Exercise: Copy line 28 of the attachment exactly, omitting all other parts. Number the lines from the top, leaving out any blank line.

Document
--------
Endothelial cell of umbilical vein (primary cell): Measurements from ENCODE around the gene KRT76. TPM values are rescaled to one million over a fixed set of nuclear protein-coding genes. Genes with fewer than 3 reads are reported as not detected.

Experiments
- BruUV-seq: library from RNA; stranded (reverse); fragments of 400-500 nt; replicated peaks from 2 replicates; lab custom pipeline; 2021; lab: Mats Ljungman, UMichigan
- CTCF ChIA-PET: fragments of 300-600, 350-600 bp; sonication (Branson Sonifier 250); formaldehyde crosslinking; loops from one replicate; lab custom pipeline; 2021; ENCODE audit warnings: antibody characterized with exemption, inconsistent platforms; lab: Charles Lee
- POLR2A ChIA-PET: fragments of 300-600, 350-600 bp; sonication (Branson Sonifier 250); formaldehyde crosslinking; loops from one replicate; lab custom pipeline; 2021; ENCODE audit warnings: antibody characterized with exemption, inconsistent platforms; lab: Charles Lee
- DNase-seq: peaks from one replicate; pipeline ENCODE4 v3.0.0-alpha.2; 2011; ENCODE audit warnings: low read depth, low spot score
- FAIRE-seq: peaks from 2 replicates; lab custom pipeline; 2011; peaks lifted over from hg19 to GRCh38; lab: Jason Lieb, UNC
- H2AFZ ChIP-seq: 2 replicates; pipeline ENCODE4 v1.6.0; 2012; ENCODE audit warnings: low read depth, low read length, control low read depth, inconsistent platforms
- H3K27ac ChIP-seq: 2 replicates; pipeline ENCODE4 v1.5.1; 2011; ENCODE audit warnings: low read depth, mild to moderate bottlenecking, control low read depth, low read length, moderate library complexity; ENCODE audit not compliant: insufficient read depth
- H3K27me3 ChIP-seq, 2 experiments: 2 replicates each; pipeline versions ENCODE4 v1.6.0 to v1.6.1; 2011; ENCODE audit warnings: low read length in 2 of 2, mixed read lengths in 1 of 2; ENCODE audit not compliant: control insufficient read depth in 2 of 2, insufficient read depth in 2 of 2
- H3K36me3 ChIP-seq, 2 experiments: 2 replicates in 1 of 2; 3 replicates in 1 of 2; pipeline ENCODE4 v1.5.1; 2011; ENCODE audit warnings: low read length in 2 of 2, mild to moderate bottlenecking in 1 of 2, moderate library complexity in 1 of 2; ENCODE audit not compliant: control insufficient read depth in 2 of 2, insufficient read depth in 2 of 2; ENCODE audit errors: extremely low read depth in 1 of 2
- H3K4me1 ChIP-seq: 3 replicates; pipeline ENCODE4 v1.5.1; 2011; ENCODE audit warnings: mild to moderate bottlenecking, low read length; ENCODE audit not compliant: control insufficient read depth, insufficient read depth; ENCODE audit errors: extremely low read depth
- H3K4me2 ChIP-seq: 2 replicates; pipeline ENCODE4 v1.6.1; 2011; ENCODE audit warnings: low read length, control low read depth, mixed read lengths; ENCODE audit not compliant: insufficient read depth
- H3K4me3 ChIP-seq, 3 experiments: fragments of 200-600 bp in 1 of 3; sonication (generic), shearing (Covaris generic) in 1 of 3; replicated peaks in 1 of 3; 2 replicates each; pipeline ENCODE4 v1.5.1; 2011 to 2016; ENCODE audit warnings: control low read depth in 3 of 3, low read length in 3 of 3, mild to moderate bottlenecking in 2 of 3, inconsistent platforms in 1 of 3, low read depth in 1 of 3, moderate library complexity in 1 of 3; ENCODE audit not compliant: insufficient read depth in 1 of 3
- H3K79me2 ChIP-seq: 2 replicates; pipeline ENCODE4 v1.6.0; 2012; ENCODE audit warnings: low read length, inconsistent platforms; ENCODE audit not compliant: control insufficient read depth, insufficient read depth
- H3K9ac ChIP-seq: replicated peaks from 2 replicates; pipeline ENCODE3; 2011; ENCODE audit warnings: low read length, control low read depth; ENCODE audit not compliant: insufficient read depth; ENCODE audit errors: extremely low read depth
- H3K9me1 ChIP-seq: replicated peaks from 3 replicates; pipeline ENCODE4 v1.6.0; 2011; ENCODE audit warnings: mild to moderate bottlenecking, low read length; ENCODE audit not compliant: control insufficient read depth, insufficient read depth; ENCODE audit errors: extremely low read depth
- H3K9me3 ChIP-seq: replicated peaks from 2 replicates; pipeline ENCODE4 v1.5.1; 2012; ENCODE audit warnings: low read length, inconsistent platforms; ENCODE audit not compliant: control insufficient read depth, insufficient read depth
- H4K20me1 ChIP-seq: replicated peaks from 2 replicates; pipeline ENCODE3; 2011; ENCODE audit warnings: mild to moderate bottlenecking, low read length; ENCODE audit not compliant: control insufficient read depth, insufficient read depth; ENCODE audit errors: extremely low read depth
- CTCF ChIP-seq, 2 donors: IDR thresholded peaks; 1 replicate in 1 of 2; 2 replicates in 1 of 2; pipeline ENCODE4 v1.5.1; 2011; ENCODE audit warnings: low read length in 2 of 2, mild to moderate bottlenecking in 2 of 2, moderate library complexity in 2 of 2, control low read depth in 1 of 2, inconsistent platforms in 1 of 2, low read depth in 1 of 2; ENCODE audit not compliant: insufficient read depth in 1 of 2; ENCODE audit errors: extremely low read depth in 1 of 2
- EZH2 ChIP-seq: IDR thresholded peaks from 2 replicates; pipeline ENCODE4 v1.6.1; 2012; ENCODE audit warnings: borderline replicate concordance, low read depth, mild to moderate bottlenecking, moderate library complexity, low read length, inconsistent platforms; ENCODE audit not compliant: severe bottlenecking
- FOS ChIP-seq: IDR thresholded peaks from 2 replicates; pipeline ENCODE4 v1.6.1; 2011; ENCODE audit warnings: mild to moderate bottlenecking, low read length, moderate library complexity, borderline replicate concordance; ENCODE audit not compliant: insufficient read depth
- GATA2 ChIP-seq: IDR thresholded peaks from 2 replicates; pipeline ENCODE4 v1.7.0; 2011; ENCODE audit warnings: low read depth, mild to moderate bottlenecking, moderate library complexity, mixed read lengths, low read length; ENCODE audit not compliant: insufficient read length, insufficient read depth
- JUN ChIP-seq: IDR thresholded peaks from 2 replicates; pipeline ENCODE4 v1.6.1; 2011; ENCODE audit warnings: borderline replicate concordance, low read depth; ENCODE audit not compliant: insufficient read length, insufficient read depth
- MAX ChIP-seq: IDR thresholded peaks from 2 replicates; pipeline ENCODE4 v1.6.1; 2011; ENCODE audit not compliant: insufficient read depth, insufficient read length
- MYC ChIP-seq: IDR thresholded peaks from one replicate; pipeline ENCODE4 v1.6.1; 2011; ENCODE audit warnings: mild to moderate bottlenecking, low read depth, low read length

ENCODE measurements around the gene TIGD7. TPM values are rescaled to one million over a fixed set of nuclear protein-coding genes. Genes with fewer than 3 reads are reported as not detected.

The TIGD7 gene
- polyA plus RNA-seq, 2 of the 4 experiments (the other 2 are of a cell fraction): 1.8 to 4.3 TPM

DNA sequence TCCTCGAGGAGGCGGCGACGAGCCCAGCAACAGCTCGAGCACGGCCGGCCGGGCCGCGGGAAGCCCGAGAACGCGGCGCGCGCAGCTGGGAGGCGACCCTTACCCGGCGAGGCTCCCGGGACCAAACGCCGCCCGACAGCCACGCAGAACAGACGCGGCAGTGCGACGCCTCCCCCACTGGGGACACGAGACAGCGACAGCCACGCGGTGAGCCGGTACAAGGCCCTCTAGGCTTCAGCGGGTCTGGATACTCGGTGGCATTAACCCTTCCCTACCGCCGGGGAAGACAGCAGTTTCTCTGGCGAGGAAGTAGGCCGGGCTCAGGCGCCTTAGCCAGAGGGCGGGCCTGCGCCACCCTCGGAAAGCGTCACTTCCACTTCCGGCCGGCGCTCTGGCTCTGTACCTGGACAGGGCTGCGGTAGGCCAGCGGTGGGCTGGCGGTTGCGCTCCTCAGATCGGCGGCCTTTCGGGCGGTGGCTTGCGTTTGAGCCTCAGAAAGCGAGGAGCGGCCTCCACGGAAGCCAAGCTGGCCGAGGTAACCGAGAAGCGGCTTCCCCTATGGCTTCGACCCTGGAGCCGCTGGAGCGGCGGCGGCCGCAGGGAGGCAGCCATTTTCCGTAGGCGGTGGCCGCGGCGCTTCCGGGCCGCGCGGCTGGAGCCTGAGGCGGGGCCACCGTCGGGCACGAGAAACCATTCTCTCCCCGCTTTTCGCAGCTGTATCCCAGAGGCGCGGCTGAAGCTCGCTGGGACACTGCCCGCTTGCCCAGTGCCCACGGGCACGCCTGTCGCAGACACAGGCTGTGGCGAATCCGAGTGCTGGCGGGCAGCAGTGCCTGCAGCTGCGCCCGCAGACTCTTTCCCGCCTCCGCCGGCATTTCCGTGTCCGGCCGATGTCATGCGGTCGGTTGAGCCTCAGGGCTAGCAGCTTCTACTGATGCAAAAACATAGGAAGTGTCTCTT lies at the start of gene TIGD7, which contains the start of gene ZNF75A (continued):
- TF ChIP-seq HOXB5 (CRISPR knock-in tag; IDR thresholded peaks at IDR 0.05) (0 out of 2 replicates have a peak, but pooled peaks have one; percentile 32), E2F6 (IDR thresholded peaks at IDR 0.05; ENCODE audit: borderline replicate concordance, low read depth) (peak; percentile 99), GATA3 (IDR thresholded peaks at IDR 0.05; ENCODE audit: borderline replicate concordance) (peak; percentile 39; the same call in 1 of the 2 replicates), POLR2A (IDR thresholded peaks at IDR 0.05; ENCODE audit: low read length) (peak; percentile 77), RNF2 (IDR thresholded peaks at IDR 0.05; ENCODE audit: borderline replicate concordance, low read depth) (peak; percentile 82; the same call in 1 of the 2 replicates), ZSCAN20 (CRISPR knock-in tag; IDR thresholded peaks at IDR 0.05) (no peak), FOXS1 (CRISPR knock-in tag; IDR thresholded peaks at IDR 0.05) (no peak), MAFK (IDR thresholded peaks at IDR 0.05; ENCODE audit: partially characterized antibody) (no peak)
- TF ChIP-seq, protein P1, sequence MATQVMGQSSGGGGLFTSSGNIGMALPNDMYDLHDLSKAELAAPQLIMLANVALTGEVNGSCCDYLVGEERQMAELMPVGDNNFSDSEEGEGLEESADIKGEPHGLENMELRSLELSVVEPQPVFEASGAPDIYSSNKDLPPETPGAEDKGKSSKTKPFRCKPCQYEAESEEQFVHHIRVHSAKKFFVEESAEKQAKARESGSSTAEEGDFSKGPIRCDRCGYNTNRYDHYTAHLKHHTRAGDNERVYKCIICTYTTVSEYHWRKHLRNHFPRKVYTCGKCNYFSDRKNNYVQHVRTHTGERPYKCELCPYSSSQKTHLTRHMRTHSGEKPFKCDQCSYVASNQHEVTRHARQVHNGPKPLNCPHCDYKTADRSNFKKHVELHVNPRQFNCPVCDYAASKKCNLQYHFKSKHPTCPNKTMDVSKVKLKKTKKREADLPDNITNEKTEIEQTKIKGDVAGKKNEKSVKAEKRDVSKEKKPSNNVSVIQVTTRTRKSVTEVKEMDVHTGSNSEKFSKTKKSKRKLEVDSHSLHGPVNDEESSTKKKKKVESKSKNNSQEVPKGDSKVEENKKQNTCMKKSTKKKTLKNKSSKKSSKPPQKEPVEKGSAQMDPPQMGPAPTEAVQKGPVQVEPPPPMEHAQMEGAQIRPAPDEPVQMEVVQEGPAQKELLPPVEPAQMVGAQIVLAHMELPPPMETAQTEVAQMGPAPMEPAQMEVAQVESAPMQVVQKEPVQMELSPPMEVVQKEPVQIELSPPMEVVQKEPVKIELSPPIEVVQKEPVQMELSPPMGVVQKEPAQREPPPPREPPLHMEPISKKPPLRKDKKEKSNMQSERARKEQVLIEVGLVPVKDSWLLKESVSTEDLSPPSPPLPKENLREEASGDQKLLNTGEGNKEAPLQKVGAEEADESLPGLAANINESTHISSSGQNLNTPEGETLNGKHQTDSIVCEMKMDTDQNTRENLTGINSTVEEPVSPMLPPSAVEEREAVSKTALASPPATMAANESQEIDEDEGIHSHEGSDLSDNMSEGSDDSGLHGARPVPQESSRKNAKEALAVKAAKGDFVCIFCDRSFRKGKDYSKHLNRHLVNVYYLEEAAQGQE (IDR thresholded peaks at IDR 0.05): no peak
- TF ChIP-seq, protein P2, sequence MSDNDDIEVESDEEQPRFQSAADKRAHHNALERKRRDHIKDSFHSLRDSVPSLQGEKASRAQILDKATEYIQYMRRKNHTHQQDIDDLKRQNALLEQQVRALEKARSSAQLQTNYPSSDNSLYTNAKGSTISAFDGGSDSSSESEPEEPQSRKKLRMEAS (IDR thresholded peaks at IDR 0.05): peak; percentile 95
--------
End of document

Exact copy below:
The TIGD7 gene